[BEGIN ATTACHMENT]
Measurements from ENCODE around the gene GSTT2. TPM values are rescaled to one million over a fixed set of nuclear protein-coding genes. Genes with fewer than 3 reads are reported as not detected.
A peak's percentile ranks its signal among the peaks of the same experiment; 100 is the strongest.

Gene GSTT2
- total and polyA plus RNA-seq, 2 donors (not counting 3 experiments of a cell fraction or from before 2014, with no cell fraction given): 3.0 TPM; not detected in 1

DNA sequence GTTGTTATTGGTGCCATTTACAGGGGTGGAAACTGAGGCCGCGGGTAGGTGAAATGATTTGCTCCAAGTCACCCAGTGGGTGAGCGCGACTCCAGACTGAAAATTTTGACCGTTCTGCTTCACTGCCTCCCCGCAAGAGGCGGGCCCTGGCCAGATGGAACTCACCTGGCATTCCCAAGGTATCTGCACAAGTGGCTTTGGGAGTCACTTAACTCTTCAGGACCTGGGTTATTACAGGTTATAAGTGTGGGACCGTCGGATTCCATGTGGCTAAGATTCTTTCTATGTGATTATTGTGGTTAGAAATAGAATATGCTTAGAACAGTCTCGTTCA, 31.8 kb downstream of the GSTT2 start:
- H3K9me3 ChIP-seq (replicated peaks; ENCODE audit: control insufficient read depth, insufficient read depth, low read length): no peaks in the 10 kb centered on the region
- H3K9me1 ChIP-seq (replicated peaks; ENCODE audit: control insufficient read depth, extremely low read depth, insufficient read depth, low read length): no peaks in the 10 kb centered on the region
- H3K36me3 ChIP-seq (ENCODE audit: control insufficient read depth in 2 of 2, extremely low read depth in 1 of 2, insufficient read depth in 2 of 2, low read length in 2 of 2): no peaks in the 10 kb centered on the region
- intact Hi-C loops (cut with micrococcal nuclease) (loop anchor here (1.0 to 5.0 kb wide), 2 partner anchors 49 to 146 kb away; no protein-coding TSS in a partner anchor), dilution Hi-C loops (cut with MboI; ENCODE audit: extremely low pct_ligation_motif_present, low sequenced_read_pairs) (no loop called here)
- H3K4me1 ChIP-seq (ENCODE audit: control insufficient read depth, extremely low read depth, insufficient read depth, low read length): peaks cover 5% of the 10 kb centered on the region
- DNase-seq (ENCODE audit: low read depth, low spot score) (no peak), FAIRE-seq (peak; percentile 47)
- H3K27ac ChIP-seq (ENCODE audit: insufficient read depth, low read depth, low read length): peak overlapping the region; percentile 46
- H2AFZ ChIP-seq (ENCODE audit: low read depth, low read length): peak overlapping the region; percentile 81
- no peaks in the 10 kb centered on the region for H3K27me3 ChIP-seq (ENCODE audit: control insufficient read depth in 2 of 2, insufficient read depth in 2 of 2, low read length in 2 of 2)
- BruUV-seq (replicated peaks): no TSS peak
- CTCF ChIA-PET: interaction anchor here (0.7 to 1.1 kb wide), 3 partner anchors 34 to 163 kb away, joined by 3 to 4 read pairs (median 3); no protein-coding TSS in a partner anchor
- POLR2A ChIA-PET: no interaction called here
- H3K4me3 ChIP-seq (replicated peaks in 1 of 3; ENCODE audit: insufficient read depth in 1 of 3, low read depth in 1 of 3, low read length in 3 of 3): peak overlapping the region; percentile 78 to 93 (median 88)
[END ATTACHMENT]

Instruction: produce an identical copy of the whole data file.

Measurements from ENCODE around the gene GSTT2. TPM values are rescaled to one million over a fixed set of nuclear protein-coding genes. Genes with fewer than 3 reads are reported as not detected.
A peak's percentile ranks its signal among the peaks of the same experiment; 100 is the strongest.

Gene GSTT2
- total and polyA plus RNA-seq, 2 donors (not counting 3 experiments of a cell fraction or from before 2014, with no cell fraction given): 3.0 TPM; not detected in 1

DNA sequence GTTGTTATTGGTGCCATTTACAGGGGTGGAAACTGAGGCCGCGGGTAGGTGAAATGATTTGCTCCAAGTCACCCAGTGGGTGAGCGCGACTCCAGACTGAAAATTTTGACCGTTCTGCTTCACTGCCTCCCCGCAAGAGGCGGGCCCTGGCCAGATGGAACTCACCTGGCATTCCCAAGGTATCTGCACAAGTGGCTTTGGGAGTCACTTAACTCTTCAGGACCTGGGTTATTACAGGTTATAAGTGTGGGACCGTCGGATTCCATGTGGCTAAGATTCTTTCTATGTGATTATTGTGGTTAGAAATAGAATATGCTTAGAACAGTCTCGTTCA, 31.8 kb downstream of the GSTT2 start:
- H3K9me3 ChIP-seq (replicated peaks; ENCODE audit: control insufficient read depth, insufficient read depth, low read length): no peaks in the 10 kb centered on the region
- H3K9me1 ChIP-seq (replicated peaks; ENCODE audit: control insufficient read depth, extremely low read depth, insufficient read depth, low read length): no peaks in the 10 kb centered on the region
- H3K36me3 ChIP-seq (ENCODE audit: control insufficient read depth in 2 of 2, extremely low read depth in 1 of 2, insufficient read depth in 2 of 2, low read length in 2 of 2): no peaks in the 10 kb centered on the region
- intact Hi-C loops (cut with micrococcal nuclease) (loop anchor here (1.0 to 5.0 kb wide), 2 partner anchors 49 to 146 kb away; no protein-coding TSS in a partner anchor), dilution Hi-C loops (cut with MboI; ENCODE audit: extremely low pct_ligation_motif_present, low sequenced_read_pairs) (no loop called here)
- H3K4me1 ChIP-seq (ENCODE audit: control insufficient read depth, extremely low read depth, insufficient read depth, low read length): peaks cover 5% of the 10 kb centered on the region
- DNase-seq (ENCODE audit: low read depth, low spot score) (no peak), FAIRE-seq (peak; percentile 47)
- H3K27ac ChIP-seq (ENCODE audit: insufficient read depth, low read depth, low read length): peak overlapping the region; percentile 46
- H2AFZ ChIP-seq (ENCODE audit: low read depth, low read length): peak overlapping the region; percentile 81
- no peaks in the 10 kb centered on the region for H3K27me3 ChIP-seq (ENCODE audit: control insufficient read depth in 2 of 2, insufficient read depth in 2 of 2, low read length in 2 of 2)
- BruUV-seq (replicated peaks): no TSS peak
- CTCF ChIA-PET: interaction anchor here (0.7 to 1.1 kb wide), 3 partner anchors 34 to 163 kb away, joined by 3 to 4 read pairs (median 3); no protein-coding TSS in a partner anchor
- POLR2A ChIA-PET: no interaction called here
- H3K4me3 ChIP-seq (replicated peaks in 1 of 3; ENCODE audit: insufficient read depth in 1 of 3, low read depth in 1 of 3, low read length in 3 of 3): peak overlapping the region; percentile 78 to 93 (median 88)